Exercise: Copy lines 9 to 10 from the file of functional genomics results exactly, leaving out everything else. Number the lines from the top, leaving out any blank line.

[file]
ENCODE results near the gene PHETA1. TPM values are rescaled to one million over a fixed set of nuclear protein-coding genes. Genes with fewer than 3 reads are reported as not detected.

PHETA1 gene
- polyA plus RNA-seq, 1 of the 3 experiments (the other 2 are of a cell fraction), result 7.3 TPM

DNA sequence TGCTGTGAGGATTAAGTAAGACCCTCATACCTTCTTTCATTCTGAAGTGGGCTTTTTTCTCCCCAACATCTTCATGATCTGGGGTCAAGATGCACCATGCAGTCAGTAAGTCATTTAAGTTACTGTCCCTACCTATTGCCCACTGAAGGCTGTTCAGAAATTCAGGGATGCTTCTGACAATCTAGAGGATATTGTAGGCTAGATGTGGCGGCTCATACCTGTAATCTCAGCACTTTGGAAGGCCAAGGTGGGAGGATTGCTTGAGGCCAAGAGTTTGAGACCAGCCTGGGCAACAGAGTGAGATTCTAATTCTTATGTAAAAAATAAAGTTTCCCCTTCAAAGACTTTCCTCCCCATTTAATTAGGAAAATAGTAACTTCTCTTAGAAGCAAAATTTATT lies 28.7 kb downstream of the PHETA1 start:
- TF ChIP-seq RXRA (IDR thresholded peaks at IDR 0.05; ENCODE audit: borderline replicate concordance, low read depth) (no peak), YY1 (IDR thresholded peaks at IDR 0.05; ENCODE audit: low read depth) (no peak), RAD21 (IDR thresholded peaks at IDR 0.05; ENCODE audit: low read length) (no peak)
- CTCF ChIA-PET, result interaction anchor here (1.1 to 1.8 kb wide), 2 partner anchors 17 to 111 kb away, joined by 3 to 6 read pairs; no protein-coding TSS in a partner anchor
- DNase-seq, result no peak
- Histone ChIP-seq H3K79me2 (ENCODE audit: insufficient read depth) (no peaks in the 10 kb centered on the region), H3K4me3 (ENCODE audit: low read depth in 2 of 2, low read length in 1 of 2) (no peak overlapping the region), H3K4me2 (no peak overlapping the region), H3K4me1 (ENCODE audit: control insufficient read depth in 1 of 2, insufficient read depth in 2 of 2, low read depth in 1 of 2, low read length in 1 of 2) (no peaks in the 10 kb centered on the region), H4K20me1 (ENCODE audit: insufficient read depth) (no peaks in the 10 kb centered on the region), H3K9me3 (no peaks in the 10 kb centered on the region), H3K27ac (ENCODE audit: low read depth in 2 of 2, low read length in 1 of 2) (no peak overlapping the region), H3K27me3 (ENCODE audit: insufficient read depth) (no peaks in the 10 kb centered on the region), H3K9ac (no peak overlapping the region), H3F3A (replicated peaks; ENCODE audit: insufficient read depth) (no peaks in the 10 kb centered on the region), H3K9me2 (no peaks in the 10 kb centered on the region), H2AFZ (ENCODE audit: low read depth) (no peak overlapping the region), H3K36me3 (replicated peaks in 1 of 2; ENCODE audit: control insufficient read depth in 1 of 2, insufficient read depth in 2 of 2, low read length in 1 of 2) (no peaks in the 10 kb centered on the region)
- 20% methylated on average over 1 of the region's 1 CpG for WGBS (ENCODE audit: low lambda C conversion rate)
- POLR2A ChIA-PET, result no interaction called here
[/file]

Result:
- 20% methylated on average over 1 of the region's 1 CpG for WGBS (ENCODE audit: low lambda C conversion rate)
- POLR2A ChIA-PET, result no interaction called here